Adults With ADHD Exhibit Camouflaging Behavior

However, adults with ADHD score lower than those with autism on total camouflaging and subscales
Adults With ADHD Exhibit Camouflaging Behavior
Adobe Stock
Medically Reviewed By:
Meeta Shah, M.D.

WEDNESDAY, Feb. 21, 2024 (HealthDay News) -- Adults with attention-deficit/hyperactivity disorder (ADHD) exhibit camouflaging behavior, but to a lesser extent than those with autism, according to a study published online Feb. 7 in Autism Research.

Noting that camouflaging is thought to be an important reason for late autism diagnoses and mental health difficulties, Wikke J. van der Putten, from the Autism Outpatient Clinic in Amsterdam, and colleagues examined whether adults with ADHD could camouflage. Adults (aged 30 to 90 years) completed the Dutch Camouflaging Autistic Traits Questionnaire, the ADHD Self-Report, and the Autism Spectrum Quotient; differences in camouflaging were examined for adults with ADHD, autism, and a comparison group (105 adults in each group). In addition, the question of whether autism and ADHD traits explained camouflaging levels was examined in 477 adults with an autism and/or ADHD diagnosis.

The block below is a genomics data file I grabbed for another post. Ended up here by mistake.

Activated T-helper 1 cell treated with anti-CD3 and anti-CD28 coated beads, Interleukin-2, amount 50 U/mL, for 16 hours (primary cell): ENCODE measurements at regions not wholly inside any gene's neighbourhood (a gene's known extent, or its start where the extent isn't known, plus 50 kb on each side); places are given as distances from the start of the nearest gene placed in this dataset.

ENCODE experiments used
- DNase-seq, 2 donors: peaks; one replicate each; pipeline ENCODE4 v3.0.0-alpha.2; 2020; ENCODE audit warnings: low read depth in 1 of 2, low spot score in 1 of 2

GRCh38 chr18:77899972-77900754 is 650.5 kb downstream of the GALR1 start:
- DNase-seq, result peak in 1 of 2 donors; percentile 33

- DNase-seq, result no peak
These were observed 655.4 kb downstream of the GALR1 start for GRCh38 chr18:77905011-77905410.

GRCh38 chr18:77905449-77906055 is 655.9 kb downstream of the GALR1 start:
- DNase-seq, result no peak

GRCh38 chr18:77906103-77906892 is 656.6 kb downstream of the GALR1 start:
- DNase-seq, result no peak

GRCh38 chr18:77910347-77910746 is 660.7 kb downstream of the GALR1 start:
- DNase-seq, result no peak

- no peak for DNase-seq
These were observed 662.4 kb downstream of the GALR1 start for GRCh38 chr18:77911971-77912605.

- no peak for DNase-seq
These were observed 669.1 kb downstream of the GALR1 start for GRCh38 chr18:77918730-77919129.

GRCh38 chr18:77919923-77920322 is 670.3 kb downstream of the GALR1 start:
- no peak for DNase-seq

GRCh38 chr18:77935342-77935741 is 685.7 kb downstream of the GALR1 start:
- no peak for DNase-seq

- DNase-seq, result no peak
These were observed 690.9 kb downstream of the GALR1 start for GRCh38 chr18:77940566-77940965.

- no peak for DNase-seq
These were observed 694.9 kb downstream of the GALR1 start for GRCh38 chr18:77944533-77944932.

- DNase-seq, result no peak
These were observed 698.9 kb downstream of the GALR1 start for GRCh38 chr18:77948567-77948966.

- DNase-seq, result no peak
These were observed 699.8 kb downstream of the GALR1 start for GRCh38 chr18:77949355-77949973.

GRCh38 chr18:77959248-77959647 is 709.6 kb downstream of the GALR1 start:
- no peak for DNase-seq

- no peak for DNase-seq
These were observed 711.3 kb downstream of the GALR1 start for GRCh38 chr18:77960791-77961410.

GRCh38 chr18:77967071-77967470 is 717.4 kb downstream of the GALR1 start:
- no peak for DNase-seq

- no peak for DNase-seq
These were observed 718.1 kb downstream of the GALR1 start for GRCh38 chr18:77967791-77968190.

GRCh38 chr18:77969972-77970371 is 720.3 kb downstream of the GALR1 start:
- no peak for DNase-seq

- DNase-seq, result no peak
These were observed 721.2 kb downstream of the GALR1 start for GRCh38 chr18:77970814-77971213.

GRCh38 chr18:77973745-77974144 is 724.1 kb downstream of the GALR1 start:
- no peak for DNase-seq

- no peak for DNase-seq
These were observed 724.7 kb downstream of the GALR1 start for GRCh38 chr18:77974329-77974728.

The researchers found that relative to the comparison group, adults with ADHD scored higher on total camouflaging and on the assimilation subscale. However, relative to adults with autism, adults with ADHD scored lower on total camouflaging and the compensation and assimilation subscales. Independent of diagnosis, autism traits were a significant predictor of camouflaging, but ADHD traits were not.

"More in-depth studies are necessary to fully grasp how people with ADHD camouflage, whether this differs from camouflaging in autistic adults, and to what extent camouflaging may be a source for mental health difficulties and late diagnoses in people with ADHD," the authors write.

Abstract/Full Text

Related Stories

No stories found.